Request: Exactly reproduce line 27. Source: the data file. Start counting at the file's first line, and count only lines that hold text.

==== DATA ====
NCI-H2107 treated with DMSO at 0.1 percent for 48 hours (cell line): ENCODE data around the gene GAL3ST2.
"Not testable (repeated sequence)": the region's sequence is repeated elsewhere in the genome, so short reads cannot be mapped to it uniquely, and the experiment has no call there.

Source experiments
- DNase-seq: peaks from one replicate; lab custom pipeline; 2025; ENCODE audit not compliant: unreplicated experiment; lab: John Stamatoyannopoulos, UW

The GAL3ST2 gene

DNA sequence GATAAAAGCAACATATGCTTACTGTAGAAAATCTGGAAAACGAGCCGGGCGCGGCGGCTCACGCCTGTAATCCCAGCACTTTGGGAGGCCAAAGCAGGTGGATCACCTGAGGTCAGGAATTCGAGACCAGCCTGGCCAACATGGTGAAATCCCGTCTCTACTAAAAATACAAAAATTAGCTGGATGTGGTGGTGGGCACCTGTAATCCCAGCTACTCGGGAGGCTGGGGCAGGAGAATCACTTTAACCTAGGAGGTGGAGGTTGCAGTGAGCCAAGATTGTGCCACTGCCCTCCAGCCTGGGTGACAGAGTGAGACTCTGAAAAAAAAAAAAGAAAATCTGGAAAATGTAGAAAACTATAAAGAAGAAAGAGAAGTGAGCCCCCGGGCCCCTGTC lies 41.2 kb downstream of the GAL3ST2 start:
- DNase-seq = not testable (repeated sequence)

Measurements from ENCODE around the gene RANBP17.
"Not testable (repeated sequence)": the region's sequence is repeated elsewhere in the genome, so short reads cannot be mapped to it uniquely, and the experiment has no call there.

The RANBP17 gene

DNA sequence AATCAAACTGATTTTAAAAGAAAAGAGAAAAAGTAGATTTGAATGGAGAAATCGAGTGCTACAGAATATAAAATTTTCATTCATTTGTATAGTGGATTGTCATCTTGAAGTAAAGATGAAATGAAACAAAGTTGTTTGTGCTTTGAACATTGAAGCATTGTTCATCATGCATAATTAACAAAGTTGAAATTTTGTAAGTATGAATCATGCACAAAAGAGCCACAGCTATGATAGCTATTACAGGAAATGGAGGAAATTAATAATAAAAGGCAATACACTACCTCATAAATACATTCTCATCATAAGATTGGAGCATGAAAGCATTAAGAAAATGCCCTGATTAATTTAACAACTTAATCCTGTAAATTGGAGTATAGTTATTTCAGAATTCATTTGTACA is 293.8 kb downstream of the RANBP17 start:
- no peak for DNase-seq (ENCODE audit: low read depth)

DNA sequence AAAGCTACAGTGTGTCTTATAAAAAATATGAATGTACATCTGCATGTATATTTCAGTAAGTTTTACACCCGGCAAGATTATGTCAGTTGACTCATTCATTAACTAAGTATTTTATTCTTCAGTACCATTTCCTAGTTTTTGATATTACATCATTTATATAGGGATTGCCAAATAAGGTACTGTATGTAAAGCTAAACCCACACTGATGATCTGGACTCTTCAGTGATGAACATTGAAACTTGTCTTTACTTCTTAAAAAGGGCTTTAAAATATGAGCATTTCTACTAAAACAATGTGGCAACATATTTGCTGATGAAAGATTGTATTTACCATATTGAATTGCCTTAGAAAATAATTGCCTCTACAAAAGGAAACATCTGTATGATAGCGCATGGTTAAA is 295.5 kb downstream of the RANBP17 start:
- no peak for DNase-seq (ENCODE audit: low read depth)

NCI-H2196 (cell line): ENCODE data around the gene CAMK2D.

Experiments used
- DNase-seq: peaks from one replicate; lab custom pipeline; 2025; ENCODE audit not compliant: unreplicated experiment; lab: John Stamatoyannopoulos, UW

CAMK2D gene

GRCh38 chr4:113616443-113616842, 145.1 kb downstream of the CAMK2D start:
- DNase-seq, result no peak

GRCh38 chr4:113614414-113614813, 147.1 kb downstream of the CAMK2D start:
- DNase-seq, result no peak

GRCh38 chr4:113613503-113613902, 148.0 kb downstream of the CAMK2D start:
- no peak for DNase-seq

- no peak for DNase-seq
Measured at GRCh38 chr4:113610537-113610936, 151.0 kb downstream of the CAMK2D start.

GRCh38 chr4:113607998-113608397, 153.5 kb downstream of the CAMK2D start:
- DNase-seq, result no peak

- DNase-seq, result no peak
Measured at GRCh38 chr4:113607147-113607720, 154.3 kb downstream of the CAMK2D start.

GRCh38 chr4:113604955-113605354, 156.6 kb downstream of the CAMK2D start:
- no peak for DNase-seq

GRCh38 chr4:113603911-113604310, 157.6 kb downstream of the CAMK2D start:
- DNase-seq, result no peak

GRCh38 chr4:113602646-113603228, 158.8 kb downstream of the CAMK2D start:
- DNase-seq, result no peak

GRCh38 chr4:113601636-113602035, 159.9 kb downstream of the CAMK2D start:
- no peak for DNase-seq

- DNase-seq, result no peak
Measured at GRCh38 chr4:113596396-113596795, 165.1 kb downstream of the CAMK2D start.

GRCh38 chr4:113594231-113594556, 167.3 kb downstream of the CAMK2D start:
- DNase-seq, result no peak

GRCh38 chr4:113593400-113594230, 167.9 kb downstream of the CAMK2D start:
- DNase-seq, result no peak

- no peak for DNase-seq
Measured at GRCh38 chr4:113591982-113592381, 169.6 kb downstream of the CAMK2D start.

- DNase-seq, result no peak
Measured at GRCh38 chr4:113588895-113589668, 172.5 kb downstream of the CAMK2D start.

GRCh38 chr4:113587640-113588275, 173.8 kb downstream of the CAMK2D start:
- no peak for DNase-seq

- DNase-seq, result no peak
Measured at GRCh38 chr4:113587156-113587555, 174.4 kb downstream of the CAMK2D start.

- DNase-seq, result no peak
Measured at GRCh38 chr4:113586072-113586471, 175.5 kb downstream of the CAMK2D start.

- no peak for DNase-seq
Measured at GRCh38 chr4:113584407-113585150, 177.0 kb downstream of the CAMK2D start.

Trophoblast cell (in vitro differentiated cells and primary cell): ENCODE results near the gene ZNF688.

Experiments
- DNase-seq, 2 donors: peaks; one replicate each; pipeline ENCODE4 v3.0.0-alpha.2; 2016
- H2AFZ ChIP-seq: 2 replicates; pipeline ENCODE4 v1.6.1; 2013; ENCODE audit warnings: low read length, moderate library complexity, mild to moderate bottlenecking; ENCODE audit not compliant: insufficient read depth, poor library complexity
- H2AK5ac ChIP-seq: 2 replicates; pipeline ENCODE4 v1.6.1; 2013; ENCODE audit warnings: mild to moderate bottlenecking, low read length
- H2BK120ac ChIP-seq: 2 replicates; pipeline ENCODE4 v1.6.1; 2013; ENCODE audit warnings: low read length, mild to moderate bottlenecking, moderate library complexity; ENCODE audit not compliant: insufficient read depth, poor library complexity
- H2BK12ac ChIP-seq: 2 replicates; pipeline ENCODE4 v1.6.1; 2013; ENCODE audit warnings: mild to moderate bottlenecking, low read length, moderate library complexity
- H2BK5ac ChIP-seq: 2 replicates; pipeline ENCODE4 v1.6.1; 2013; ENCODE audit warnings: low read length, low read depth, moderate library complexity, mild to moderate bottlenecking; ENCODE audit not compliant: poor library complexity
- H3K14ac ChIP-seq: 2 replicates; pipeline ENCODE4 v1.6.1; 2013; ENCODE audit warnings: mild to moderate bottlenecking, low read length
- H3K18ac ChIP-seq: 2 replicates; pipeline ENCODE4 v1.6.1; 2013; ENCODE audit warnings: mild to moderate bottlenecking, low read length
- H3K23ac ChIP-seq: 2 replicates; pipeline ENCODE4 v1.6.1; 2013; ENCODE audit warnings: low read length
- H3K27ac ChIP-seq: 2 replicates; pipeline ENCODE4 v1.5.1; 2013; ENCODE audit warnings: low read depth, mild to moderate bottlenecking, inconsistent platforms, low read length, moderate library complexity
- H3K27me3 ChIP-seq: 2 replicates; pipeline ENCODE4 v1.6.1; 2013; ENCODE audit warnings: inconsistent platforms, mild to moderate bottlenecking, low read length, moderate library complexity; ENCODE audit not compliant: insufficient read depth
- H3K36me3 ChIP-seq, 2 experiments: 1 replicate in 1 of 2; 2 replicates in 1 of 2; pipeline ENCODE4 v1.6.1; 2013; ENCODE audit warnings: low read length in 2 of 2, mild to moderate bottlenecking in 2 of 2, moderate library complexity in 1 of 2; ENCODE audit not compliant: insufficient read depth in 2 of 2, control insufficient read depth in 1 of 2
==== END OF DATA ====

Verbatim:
GRCh38 chr4:113607998-113608397, 153.5 kb downstream of the CAMK2D start: